The Hill also stated at the time that Obama, “will be nominating an inaugural head of the consumer bureau, which will have broad power to write and enforce rules over home loans, credit cards and other products across the financial system” (emphasis added).
That economic crisis to which Dodd referred may not be limited to the US. Especially since Italy and Spain have declared that they will not be able to balance their budgets by 2013. And the shaky conditions of the eurozone combined with the shuttering US economy has the Fed contemplating another round of quantitative easing here at home.
Interestingly, back in 2010 Investors.com reported that the Congressional Budget Office projections were suggesting that the US could have its credit rating downgraded sometime between 2013 and 2018, depending on how adverse the situation becomes with interests rates and the US debt.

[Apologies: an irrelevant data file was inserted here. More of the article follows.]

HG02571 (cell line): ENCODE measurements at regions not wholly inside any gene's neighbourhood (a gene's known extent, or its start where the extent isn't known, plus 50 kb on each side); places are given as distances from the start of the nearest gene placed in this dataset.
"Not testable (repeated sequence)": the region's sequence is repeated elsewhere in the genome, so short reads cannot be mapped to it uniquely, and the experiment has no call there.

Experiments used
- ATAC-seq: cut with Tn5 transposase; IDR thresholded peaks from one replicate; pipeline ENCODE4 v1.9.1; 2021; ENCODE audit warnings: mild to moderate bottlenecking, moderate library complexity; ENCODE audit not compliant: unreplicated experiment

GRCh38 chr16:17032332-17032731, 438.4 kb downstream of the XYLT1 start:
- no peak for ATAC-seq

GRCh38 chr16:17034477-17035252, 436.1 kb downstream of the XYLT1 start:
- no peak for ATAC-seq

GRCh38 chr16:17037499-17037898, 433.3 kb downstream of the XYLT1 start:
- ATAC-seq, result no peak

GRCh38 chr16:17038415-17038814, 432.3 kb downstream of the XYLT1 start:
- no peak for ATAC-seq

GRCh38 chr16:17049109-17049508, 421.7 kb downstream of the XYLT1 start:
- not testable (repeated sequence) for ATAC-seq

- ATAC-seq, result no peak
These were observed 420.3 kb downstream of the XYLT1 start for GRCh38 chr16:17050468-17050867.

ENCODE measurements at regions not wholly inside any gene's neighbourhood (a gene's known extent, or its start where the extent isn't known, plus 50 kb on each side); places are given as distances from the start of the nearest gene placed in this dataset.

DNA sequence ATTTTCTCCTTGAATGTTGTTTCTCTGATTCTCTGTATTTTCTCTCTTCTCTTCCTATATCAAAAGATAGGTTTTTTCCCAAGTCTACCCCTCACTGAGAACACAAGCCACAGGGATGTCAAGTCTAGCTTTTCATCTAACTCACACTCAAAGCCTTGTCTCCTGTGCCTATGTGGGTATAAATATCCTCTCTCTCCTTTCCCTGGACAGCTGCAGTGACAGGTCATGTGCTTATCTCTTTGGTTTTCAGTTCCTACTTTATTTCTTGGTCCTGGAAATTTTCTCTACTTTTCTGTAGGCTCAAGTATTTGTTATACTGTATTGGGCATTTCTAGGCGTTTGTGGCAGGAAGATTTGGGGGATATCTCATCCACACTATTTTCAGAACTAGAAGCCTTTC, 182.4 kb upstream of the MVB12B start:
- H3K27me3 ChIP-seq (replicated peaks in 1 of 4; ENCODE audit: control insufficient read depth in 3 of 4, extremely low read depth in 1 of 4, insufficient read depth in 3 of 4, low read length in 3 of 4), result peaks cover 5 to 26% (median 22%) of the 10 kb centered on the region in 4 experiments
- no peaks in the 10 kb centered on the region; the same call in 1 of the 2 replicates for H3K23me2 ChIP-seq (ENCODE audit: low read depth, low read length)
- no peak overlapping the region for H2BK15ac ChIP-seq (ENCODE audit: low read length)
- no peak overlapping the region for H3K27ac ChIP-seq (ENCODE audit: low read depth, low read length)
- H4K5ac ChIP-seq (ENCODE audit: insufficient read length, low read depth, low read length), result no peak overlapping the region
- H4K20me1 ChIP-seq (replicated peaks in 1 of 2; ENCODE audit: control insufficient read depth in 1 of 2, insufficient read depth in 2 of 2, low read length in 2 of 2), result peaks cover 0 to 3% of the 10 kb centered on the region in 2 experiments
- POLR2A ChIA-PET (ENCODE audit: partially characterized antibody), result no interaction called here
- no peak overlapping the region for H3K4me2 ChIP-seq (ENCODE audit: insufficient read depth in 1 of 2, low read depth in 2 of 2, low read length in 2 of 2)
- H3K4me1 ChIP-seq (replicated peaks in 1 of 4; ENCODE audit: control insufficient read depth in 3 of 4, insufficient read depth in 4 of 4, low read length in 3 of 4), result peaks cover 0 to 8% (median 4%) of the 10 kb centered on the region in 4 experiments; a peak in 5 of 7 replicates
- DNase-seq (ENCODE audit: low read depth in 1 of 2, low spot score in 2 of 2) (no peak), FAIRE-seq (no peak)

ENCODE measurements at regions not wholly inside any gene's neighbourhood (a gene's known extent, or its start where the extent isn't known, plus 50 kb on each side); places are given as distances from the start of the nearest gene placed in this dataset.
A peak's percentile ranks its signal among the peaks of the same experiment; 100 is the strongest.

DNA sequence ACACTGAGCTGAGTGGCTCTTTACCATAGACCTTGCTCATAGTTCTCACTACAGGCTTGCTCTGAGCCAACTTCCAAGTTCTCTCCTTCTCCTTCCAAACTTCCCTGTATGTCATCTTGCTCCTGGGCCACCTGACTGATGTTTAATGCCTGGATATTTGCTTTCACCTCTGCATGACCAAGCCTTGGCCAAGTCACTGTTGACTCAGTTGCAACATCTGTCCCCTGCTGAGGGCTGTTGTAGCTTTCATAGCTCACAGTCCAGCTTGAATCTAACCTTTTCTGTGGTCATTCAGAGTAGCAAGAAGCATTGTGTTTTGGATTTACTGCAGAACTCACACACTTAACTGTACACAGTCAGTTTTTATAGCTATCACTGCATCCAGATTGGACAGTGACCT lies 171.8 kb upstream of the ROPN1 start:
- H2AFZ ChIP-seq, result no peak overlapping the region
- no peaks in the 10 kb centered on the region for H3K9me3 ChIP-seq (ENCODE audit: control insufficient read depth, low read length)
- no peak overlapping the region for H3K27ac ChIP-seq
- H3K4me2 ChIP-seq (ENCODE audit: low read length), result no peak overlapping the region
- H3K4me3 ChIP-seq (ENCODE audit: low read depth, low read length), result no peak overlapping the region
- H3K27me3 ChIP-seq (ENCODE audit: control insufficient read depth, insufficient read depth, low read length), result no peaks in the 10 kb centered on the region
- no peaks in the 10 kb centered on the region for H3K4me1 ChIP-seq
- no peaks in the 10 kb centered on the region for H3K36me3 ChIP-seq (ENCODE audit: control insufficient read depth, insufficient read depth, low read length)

The article went on to quote a recent Societe General economics team report: “While we see limited risk of a US sovereign debt downgrade in the next 2-3 years, beyond that we cannot be so certain.” Keep in mind that Societe General has locations in about 40 countries and has been advising its clients about safe investment options to assist them in avoiding wealth destruction for at least a year now. The US downgrade actually ended up happening last year – which suggests that an economic crisis may be much closer than anyone actually wants to admit.
Even so, another threat that is far more daunting to the global economy than the sub-prime one is the derivative industry, according to a Washington Times article from 2011. It describes the difficult to understand item as follows: “Essentially, they are bets for or against the house – red or black at the roulette wheel. Or betting for or against the weather in situations in which the weather is critical (e.g., vineyards). Forwards, futures, options and swaps form the panoply of derivatives. Credit derivatives are based on loans, bonds or other forms of credit. Over-the-counter (OTC) derivatives are contracts that are traded and privately negotiated directly between two parties, outside of a regular exchange.